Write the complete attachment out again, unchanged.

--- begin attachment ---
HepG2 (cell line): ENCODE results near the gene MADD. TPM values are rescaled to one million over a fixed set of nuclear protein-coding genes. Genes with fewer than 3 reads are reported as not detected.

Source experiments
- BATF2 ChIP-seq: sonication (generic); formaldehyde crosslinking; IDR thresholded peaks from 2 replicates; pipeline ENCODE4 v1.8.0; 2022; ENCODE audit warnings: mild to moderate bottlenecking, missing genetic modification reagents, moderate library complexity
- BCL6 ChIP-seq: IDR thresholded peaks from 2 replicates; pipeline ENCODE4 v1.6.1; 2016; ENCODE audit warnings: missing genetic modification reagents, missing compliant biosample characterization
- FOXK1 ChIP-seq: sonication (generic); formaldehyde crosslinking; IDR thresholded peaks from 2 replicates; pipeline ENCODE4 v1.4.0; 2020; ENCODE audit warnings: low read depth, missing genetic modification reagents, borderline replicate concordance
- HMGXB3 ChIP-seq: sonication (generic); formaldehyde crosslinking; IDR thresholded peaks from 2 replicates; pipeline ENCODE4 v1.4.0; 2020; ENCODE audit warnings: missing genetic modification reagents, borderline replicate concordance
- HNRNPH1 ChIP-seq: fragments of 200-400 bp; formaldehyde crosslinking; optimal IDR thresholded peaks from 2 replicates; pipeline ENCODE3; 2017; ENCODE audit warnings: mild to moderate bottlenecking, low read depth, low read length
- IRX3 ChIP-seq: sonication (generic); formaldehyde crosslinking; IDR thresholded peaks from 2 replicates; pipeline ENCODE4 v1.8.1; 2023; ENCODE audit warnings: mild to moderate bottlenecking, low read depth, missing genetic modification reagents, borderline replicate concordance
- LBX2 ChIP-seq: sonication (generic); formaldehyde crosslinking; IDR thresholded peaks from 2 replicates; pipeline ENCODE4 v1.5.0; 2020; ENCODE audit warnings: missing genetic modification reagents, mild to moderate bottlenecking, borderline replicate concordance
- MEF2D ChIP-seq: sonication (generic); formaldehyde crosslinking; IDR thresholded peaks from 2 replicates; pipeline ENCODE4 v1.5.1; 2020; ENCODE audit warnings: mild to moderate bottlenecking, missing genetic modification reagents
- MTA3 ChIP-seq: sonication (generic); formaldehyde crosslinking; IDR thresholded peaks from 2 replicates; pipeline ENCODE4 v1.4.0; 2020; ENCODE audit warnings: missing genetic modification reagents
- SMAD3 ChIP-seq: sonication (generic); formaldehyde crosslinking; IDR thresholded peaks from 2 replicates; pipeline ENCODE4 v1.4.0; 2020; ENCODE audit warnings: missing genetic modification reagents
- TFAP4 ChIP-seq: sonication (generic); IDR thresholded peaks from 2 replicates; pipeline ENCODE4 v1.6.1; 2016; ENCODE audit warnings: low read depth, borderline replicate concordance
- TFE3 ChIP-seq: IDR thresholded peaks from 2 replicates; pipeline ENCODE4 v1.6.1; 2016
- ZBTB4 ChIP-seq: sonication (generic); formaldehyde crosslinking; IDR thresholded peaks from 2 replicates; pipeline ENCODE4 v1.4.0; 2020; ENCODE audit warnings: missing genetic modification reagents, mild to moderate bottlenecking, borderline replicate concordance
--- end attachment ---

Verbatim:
HepG2 (cell line): ENCODE results near the gene MADD. TPM values are rescaled to one million over a fixed set of nuclear protein-coding genes. Genes with fewer than 3 reads are reported as not detected.

Source experiments
- BATF2 ChIP-seq: sonication (generic); formaldehyde crosslinking; IDR thresholded peaks from 2 replicates; pipeline ENCODE4 v1.8.0; 2022; ENCODE audit warnings: mild to moderate bottlenecking, missing genetic modification reagents, moderate library complexity
- BCL6 ChIP-seq: IDR thresholded peaks from 2 replicates; pipeline ENCODE4 v1.6.1; 2016; ENCODE audit warnings: missing genetic modification reagents, missing compliant biosample characterization
- FOXK1 ChIP-seq: sonication (generic); formaldehyde crosslinking; IDR thresholded peaks from 2 replicates; pipeline ENCODE4 v1.4.0; 2020; ENCODE audit warnings: low read depth, missing genetic modification reagents, borderline replicate concordance
- HMGXB3 ChIP-seq: sonication (generic); formaldehyde crosslinking; IDR thresholded peaks from 2 replicates; pipeline ENCODE4 v1.4.0; 2020; ENCODE audit warnings: missing genetic modification reagents, borderline replicate concordance
- HNRNPH1 ChIP-seq: fragments of 200-400 bp; formaldehyde crosslinking; optimal IDR thresholded peaks from 2 replicates; pipeline ENCODE3; 2017; ENCODE audit warnings: mild to moderate bottlenecking, low read depth, low read length
- IRX3 ChIP-seq: sonication (generic); formaldehyde crosslinking; IDR thresholded peaks from 2 replicates; pipeline ENCODE4 v1.8.1; 2023; ENCODE audit warnings: mild to moderate bottlenecking, low read depth, missing genetic modification reagents, borderline replicate concordance
- LBX2 ChIP-seq: sonication (generic); formaldehyde crosslinking; IDR thresholded peaks from 2 replicates; pipeline ENCODE4 v1.5.0; 2020; ENCODE audit warnings: missing genetic modification reagents, mild to moderate bottlenecking, borderline replicate concordance
- MEF2D ChIP-seq: sonication (generic); formaldehyde crosslinking; IDR thresholded peaks from 2 replicates; pipeline ENCODE4 v1.5.1; 2020; ENCODE audit warnings: mild to moderate bottlenecking, missing genetic modification reagents
- MTA3 ChIP-seq: sonication (generic); formaldehyde crosslinking; IDR thresholded peaks from 2 replicates; pipeline ENCODE4 v1.4.0; 2020; ENCODE audit warnings: missing genetic modification reagents
- SMAD3 ChIP-seq: sonication (generic); formaldehyde crosslinking; IDR thresholded peaks from 2 replicates; pipeline ENCODE4 v1.4.0; 2020; ENCODE audit warnings: missing genetic modification reagents
- TFAP4 ChIP-seq: sonication (generic); IDR thresholded peaks from 2 replicates; pipeline ENCODE4 v1.6.1; 2016; ENCODE audit warnings: low read depth, borderline replicate concordance
- TFE3 ChIP-seq: IDR thresholded peaks from 2 replicates; pipeline ENCODE4 v1.6.1; 2016
- ZBTB4 ChIP-seq: sonication (generic); formaldehyde crosslinking; IDR thresholded peaks from 2 replicates; pipeline ENCODE4 v1.4.0; 2020; ENCODE audit warnings: missing genetic modification reagents, mild to moderate bottlenecking, borderline replicate concordance